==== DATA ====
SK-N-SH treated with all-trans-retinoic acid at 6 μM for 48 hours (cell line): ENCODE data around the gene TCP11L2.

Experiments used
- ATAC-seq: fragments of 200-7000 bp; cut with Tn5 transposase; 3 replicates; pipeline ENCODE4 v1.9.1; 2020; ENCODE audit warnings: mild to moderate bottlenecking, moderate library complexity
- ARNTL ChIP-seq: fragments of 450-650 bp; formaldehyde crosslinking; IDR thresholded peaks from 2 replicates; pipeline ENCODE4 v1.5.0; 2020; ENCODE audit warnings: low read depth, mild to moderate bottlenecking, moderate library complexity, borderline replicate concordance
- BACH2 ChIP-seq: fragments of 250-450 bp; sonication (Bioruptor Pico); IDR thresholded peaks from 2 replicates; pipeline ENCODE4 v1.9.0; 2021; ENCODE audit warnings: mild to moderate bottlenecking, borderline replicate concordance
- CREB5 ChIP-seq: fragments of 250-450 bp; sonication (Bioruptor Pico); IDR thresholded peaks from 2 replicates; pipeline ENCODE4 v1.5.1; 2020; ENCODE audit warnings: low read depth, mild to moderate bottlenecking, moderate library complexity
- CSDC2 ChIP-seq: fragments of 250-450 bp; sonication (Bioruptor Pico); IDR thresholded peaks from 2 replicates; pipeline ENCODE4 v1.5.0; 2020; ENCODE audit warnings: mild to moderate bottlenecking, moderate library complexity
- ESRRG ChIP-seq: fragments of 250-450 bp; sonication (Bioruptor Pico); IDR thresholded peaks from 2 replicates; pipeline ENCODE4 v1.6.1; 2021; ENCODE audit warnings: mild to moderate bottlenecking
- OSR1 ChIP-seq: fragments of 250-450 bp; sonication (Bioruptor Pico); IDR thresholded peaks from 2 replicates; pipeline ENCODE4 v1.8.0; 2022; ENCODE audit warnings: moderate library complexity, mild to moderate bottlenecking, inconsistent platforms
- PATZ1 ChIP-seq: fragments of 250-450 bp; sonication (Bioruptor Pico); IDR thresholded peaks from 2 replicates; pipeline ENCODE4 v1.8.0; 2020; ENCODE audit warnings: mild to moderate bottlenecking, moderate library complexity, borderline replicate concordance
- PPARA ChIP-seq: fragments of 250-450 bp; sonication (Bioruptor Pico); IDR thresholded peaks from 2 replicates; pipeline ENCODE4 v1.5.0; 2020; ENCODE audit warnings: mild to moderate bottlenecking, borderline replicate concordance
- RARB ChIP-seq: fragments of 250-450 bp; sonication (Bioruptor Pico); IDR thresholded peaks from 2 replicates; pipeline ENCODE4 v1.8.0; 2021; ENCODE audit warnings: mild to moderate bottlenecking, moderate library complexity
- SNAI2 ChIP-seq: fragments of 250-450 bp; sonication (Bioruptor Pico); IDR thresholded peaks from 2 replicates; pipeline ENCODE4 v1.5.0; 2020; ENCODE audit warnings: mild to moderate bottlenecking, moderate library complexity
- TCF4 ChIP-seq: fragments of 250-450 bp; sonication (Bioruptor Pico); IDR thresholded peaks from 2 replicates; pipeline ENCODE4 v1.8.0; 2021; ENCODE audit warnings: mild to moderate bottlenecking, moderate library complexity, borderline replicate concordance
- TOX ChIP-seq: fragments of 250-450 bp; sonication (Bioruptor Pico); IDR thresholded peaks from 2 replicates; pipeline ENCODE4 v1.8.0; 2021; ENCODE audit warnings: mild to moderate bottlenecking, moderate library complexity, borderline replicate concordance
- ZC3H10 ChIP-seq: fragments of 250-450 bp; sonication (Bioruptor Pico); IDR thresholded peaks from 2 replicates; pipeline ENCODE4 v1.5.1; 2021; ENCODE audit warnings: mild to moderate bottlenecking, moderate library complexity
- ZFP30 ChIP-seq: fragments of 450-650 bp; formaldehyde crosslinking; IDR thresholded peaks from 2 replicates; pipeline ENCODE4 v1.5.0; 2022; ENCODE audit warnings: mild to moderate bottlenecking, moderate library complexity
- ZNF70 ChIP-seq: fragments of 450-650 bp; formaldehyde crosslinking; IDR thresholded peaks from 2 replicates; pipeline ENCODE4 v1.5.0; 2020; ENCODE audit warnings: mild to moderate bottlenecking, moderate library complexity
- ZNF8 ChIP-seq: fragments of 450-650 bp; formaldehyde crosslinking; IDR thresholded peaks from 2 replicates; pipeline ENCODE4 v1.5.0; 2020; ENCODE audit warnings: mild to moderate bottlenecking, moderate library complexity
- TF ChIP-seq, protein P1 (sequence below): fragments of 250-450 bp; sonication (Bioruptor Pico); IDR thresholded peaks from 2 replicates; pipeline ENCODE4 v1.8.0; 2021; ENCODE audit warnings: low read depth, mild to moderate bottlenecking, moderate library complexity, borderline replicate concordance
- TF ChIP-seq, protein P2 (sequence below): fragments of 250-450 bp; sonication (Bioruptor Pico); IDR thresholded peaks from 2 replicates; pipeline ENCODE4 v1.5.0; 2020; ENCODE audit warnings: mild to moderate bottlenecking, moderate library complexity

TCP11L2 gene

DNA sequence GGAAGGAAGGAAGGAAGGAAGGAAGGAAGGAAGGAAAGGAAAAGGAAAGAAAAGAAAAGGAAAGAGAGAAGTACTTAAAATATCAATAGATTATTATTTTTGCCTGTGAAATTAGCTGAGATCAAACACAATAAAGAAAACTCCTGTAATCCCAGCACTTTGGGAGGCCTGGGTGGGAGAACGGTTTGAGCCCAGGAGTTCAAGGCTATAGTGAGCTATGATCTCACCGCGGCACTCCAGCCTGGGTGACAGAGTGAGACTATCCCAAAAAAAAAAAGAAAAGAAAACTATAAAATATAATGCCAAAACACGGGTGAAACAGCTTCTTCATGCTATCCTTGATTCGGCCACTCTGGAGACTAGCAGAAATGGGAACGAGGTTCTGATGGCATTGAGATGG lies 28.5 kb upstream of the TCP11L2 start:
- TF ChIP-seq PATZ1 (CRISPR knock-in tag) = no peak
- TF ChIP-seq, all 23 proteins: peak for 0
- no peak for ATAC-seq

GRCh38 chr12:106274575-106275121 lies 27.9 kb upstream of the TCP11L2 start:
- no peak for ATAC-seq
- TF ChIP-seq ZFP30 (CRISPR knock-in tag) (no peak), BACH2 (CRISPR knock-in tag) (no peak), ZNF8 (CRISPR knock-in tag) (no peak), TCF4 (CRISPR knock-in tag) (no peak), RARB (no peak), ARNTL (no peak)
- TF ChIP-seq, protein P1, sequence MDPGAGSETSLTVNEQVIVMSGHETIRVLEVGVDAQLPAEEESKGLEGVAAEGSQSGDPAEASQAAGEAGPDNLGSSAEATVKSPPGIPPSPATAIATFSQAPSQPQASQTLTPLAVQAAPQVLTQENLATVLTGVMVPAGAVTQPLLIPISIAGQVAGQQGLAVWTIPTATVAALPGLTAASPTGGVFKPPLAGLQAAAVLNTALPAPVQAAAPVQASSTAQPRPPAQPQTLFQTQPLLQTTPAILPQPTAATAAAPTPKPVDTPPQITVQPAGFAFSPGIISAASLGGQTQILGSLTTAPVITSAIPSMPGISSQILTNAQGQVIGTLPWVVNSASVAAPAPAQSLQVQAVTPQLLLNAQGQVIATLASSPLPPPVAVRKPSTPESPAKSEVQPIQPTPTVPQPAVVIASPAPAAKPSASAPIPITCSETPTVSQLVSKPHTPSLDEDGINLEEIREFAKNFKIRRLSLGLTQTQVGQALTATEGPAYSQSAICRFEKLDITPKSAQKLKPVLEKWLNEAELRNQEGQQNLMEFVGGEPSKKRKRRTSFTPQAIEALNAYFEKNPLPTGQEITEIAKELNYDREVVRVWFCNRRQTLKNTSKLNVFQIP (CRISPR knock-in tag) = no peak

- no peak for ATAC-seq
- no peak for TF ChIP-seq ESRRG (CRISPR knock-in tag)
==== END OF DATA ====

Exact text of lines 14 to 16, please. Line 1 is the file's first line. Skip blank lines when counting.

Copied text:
- TCF4 ChIP-seq: fragments of 250-450 bp; sonication (Bioruptor Pico); IDR thresholded peaks from 2 replicates; pipeline ENCODE4 v1.8.0; 2021; ENCODE audit warnings: mild to moderate bottlenecking, moderate library complexity, borderline replicate concordance
- TOX ChIP-seq: fragments of 250-450 bp; sonication (Bioruptor Pico); IDR thresholded peaks from 2 replicates; pipeline ENCODE4 v1.8.0; 2021; ENCODE audit warnings: mild to moderate bottlenecking, moderate library complexity, borderline replicate concordance
- ZC3H10 ChIP-seq: fragments of 250-450 bp; sonication (Bioruptor Pico); IDR thresholded peaks from 2 replicates; pipeline ENCODE4 v1.5.1; 2021; ENCODE audit warnings: mild to moderate bottlenecking, moderate library complexity